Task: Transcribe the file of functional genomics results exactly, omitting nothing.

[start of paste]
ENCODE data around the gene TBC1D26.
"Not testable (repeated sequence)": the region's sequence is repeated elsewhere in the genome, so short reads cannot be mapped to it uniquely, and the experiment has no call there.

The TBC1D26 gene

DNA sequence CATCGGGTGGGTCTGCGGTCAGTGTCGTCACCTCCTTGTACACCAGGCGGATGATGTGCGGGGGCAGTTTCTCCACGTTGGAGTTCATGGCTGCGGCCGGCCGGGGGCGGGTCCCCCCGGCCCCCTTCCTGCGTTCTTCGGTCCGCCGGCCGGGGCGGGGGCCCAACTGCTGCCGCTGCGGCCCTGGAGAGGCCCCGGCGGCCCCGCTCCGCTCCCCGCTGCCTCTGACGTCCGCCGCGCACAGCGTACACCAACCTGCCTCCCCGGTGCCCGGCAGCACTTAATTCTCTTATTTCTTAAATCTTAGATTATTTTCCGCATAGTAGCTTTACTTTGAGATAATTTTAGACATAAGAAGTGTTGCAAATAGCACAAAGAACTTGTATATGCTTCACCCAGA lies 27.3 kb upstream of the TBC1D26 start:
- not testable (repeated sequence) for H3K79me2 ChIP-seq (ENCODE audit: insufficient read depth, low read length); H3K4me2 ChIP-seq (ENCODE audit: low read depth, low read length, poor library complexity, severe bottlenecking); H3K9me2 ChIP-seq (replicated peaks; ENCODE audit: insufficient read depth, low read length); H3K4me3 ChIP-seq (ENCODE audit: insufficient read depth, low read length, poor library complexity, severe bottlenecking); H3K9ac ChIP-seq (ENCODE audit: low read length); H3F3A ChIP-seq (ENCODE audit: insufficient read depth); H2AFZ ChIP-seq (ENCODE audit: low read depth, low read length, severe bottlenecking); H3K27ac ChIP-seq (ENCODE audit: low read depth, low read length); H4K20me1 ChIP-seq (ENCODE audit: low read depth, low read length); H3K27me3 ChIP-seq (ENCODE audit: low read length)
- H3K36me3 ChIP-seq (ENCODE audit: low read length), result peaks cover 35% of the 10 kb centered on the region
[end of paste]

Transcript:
ENCODE data around the gene TBC1D26.
"Not testable (repeated sequence)": the region's sequence is repeated elsewhere in the genome, so short reads cannot be mapped to it uniquely, and the experiment has no call there.

The TBC1D26 gene

DNA sequence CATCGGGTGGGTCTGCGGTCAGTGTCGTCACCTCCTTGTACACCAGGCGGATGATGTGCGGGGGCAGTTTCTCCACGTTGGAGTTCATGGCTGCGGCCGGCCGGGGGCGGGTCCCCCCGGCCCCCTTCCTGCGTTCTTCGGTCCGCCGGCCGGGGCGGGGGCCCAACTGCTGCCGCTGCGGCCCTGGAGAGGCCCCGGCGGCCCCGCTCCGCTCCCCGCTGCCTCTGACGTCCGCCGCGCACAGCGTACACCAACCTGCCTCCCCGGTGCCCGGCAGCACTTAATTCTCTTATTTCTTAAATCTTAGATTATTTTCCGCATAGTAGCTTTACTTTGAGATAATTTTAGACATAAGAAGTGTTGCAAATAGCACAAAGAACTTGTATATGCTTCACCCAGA lies 27.3 kb upstream of the TBC1D26 start:
- not testable (repeated sequence) for H3K79me2 ChIP-seq (ENCODE audit: insufficient read depth, low read length); H3K4me2 ChIP-seq (ENCODE audit: low read depth, low read length, poor library complexity, severe bottlenecking); H3K9me2 ChIP-seq (replicated peaks; ENCODE audit: insufficient read depth, low read length); H3K4me3 ChIP-seq (ENCODE audit: insufficient read depth, low read length, poor library complexity, severe bottlenecking); H3K9ac ChIP-seq (ENCODE audit: low read length); H3F3A ChIP-seq (ENCODE audit: insufficient read depth); H2AFZ ChIP-seq (ENCODE audit: low read depth, low read length, severe bottlenecking); H3K27ac ChIP-seq (ENCODE audit: low read depth, low read length); H4K20me1 ChIP-seq (ENCODE audit: low read depth, low read length); H3K27me3 ChIP-seq (ENCODE audit: low read length)
- H3K36me3 ChIP-seq (ENCODE audit: low read length), result peaks cover 35% of the 10 kb centered on the region